The frequency of the occurrence of migraine in women as compared with men is a matter of interest because of the relation of this disproportionate sex ratio to the inheritance of migraine.1 Present knowledge of this sex ratio is derived from the reports of clinical cases, as shown in table 1, and shows a preponderance of women over men.
On the other hand, Gowers2 said, "The preponderance of females has been greatly exaggerated," and Crookshank3 has more recently said that "Perhaps men suffer more frequently from true migraine than do women."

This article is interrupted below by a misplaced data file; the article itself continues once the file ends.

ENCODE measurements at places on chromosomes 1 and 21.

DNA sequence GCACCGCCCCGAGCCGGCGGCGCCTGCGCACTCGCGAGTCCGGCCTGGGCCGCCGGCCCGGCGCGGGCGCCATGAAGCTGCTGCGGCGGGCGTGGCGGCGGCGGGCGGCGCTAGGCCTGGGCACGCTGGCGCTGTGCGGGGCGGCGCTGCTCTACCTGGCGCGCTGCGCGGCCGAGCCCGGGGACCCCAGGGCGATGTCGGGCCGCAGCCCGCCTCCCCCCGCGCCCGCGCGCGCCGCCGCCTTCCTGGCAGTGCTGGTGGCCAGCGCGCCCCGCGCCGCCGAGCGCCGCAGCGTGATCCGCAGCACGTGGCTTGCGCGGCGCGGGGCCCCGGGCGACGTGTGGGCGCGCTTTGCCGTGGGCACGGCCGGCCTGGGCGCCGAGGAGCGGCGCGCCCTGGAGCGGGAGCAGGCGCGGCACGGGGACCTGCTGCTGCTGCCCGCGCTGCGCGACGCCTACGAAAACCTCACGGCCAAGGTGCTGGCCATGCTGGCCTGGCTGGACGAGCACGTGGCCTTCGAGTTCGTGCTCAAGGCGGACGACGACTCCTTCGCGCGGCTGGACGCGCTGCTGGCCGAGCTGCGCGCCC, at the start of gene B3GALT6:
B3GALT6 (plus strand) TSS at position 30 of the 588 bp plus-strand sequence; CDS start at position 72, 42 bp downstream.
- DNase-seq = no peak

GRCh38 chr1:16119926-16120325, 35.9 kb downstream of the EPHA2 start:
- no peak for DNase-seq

This preponderance of women in clinical reports led Jens Smith,4 while concluding that migraine was inherited directly as a dominant trait, at the same time to conclude that it must in some way be sex-linked. He offered as evidence the statement that migraine most frequently descends from mother to daughter, next in frequency from mother
ALLAN W. THE SEX RATIO IN MIGRAINE. Arch NeurPsych. 1932;27(6):1436–1440. doi:https://doi.org/10.1001/archneurpsyc.1932.02230180165010
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